the ‘un-surge’…

Posted on Saturday 17 November 2007

After Britain partially withdrew forces from southern Iraq in September, the White House slandered its “closest ally,” claiming “British forces have performed poorly in Basra” and suggested “it’s best that they leave.” The White House should take notice of what has happened in Basra as British troops have left. According to Maj. Gen. Graham Binns, commander of British forces in Basra, the presence of British troops instigated violence. Now, violence has reportedly dropped to one-tenth that of earlier levels: "The presence of British forces in downtown Basra, Iraq’s second-largest city, was the single largest instigator of violence, Maj. Gen. Graham Binns told reporters Thursday on a visit to Baghdad’s Green Zone. ‘We thought, If 90 percent of the violence is directed at us, what would happen if we stepped back?,’” Binns said.

Sectarian tensions in Basra, a predominantly Shiite city, are not as high in other parts of Iraq, but “it has seen major fighting between insurgents and coalition troops.” British Defense Secretary Des Browne observed last month: "The people of that city are no longer subject to the significant level of violence that was directed against the British forces and our allies." In April, 12 British troops were killed in Iraq in contrast to just 1 in October. Furthermore, “British officials expected a spike in such ‘intra-militia violence’ after they pulled back from the city’s center, and were surprised to find none,” Binns said.

When announcing a further withdrawal in early October, Prime Minister Gordon Brown said Basra was “calmer” since British forces handed over their base in early September. “Indeed, in the last month, there have been five indirect fire attacks on Basra Air Station compared with 87 in July,” he observed.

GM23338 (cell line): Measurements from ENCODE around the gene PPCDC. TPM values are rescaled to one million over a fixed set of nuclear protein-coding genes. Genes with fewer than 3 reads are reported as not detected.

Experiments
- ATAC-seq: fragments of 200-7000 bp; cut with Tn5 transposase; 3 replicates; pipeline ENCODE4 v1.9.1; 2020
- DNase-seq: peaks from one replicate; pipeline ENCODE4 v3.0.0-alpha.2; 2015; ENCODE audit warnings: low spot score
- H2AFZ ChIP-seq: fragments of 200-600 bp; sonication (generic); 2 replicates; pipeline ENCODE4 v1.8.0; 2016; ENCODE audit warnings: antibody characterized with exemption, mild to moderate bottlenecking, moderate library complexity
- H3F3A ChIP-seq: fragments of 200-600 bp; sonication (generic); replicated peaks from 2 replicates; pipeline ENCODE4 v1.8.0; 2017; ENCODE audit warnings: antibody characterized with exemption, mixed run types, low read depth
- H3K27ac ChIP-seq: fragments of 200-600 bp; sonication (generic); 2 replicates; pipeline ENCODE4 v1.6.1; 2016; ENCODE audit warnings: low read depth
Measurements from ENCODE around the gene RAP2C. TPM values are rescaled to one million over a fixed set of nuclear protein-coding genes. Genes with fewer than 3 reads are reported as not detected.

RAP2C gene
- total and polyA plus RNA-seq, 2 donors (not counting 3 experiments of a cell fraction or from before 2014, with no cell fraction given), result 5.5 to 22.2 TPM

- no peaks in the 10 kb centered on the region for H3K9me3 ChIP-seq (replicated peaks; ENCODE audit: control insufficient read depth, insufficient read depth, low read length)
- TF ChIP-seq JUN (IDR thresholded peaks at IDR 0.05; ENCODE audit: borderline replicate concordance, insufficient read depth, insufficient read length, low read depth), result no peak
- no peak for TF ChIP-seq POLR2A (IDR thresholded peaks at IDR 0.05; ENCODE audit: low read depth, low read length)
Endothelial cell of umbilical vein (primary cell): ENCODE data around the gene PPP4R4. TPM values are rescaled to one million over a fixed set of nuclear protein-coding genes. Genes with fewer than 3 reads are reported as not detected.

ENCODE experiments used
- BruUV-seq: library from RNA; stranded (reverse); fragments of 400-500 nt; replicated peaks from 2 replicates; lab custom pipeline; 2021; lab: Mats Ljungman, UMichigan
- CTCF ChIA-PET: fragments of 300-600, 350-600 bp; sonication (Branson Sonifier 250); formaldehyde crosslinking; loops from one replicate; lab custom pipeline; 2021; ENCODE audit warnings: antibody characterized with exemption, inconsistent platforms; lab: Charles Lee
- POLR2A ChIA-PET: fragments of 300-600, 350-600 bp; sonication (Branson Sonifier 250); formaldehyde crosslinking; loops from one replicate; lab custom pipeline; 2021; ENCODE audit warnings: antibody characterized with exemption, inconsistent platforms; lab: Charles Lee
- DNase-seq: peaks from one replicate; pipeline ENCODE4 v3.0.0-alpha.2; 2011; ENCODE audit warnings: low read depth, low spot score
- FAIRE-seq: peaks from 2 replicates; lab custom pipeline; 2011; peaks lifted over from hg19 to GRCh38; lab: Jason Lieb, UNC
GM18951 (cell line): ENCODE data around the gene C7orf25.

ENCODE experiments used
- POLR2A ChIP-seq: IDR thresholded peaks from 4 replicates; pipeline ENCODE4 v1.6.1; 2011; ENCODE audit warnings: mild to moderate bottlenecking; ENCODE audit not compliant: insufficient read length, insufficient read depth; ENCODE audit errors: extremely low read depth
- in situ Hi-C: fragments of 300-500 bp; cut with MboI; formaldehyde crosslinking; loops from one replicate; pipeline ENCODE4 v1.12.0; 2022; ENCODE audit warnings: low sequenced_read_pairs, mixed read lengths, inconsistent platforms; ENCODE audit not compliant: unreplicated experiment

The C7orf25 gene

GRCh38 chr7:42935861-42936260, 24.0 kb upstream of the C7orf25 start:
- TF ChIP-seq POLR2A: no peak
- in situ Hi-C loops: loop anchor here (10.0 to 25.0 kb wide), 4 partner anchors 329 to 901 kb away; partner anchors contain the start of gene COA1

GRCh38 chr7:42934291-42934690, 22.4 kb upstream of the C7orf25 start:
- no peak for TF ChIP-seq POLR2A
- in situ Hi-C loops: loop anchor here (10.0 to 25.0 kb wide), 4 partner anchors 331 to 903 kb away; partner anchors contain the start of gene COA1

I was recently talking about the self-serving and primitive language in dreams. The comment "British forces have performed poorly in Basra" is a fine example. Instead of saying that the new government in England acted rationally by withdrawing troops and to no one’s surprise, it decreased the violence. It was the invaders Iraqis were mad at. Our White House had to spin it into the "British forces have performed poorly" – a self-serving argument of the first kind. The British "experiment" answers a question, and it’s not about the military prowess of their forces. Their soldiers are just fine. President Bush and Vice President Cheney have held us in the grip of fear since September 11th, 2001. Iraq might have WMD. Iran might have WMD. If we leave Iraq, there will be a blood bath. The "Axis of Evil." They want to come over here and kill Americans [the big they].

What happened on September 11th, 2001 scared us all. It was the action of a fanatical religious group. Many of us think that the Bush Administration, under the control of the Neoconservatives, used this atrocity to further pre-existing goals of their own that they haven’t acknowledged. Others think that their hawkish ideology drove them. But all of us seem to see that they have acted like a paranoid group – lumping all Moslems as potential Terrorists. Treating captured soldiers as less than human – torturing them, confining them without benefit of trial, creating a domestic surveillance program that still hasn’t seen the light of day, converting our government into a war-time government without any real mandate from the electorate, operating in secrecy about everything, and putting us in a situation of perpetual war in the Middle East. Whatever their reasons, their strategy looks mighty foolish in the face of the simple British "experiment."

Sorry, the comment form is closed at this time.